Trucks Equipment Trailers for Hauling

Heavy haul trucking trucks vary in size, and different jobs require different trucks. If you choose a heavy hauling company to shift your load then your chosen company will determine which truck is best suited.

This will depend on a number of factors (including Oversize Regulations and Oversize Legal Dimensions), and those conditions, as well as the trucks themselves, are what we’ll take a look at in this article.

Heavy Haul Trucking Trucks

Heavy Haul Trucking Trucks

Before we look at the trucks that could be ferrying your goods from A to B, here are the factors that will determine which truck is best suited for you. The best truck will be determined by the company you hire for the job. Providing you put your trust in an experienced and professional unit, then you should always get the best truck for the job.

Distance: The length of the journey, as well as any difficulties along the way, will be one of the main things taken into consideration when choosing the right truck for the job.

Load: The size, weight and stability of your load will play a huge role. Obviously, to be categorized as a heavy haul, it needs to be above a certain weight to begin with. But there are many degrees above this, and the total weight will effect the choice.

Location: Your state and county laws will also play a big role. These dictate what can and can not be used, as well as what is and is not allowed. As a result, your shipping location could effect what heavy haul trucking trucks will be used. To learn more about these, view our Specifications page.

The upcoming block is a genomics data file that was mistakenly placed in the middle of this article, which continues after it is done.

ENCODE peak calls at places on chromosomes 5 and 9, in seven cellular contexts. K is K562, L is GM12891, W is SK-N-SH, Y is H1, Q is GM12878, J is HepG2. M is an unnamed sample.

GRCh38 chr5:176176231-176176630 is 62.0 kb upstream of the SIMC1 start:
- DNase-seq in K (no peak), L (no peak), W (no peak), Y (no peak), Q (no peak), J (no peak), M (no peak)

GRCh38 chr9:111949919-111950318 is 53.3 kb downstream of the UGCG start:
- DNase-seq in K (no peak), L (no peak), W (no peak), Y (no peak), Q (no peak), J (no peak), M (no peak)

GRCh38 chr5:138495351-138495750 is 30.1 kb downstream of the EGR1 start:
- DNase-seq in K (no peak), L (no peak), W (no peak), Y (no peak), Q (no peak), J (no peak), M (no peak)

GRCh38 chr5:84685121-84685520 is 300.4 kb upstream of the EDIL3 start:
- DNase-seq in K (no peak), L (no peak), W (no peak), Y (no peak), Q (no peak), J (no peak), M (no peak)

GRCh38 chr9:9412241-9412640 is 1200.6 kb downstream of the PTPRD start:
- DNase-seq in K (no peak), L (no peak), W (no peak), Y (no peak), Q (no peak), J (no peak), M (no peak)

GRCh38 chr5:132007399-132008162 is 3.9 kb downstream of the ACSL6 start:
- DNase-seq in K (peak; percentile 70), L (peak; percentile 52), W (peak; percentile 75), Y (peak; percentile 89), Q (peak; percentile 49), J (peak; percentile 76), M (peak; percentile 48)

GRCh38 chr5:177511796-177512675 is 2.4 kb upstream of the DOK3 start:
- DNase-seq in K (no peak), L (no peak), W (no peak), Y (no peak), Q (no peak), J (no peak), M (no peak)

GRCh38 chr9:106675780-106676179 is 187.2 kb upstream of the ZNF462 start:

Budget: Your budget will play a role and there might be something that the trucking company can offer you to lighten the load, both with your bank account and in a literally sense. However, they need to take the safety of their driver and other drivers into consideration, and they will never compromise on this.

Drop Deck Trailer

A Drop Deck Trailer, which is also known as a Step Deck Trailer or Step Deck Flatbed, is a platform trailer that does not have any sides or doors. There are two levels (known as the “upper deck” and the “lower deck”) and as the name suggests, the floor can be lowered or “dropped”.

This trailer is sturdy, long and functional. And because the lower deck is close to the ground, it’s perfect for tall loads that would otherwise be stacked too high.

Tractor Trailer

Tractor Trailer

Perhaps the most common type of truck, these also go by the name “Semi-Trailers” or simply “Semis”. They are synonymous with many forms of heavy haul trucking. So much so that many other heavy haul trucking trucks are mistaken for tractor trailers.

A typical tractor trailer has either 2 or 3 axles, but there are units that have as many as 5. It all depends on the load being transported. The truck, which composes the front end of the vehicle, often contains a cab in which the driver can sleep over long journeys. The trailer is connected to the truck both mechanically and electronically, ensuring that it remains connected at all times, while also giving the driver some control over it. That way the trailer can be kept under control and does not veer off course.